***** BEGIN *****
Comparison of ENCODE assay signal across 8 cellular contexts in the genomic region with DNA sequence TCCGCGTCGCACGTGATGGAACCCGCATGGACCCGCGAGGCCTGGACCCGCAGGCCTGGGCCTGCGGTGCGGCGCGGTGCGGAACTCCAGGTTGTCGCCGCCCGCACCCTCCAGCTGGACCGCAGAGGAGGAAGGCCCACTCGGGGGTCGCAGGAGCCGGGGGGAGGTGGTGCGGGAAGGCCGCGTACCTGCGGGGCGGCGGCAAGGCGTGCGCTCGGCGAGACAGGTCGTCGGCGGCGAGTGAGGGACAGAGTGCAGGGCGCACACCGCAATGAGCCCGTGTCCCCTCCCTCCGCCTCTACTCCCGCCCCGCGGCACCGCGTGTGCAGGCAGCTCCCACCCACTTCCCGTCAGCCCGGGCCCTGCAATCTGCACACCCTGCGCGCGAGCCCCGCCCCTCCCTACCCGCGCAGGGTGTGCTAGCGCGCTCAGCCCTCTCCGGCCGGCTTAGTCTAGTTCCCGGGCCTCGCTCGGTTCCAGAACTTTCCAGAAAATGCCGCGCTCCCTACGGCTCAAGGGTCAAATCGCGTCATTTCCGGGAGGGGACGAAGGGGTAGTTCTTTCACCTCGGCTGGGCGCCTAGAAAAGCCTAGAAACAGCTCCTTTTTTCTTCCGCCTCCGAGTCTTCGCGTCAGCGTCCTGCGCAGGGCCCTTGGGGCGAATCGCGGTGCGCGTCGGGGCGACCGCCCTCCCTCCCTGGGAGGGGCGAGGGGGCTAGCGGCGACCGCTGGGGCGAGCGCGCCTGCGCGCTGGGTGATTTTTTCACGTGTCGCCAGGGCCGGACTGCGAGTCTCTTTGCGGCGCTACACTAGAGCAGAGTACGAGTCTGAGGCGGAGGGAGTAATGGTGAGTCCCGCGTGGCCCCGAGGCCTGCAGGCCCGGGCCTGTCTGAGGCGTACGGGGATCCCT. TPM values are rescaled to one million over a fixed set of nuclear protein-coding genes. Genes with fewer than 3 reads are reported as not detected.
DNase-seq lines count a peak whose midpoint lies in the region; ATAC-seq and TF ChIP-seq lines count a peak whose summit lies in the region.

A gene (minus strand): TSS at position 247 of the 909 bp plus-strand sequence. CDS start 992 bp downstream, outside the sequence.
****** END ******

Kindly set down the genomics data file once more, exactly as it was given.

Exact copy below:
Comparison of ENCODE assay signal across 8 cellular contexts in the genomic region with DNA sequence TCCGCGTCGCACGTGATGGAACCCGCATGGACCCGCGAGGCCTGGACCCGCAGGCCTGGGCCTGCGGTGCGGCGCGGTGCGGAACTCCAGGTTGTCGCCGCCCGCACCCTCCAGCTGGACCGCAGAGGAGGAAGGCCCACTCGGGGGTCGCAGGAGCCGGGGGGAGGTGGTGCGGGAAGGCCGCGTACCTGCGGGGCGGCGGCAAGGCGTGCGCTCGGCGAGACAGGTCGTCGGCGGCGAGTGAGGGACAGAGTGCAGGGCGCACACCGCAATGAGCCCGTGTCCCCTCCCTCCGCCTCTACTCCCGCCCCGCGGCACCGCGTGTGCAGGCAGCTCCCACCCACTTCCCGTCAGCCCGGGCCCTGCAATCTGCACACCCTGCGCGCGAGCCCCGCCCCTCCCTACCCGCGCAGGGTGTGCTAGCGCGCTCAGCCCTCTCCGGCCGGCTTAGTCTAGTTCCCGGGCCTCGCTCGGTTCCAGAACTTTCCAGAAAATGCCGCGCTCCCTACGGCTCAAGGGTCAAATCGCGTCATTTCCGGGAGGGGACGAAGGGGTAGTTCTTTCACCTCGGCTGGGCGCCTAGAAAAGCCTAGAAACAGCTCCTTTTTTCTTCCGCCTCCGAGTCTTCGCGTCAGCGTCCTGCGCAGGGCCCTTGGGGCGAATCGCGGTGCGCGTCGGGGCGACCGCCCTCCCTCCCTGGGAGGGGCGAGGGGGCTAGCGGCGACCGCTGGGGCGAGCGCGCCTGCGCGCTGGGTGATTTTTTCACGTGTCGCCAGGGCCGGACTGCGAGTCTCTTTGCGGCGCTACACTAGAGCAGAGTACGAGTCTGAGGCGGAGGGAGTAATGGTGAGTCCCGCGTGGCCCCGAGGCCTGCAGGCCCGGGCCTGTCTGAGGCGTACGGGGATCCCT. TPM values are rescaled to one million over a fixed set of nuclear protein-coding genes. Genes with fewer than 3 reads are reported as not detected.
DNase-seq lines count a peak whose midpoint lies in the region; ATAC-seq and TF ChIP-seq lines count a peak whose summit lies in the region.

A gene (minus strand): TSS at position 247 of the 909 bp plus-strand sequence. CDS start 992 bp downstream, outside the sequence.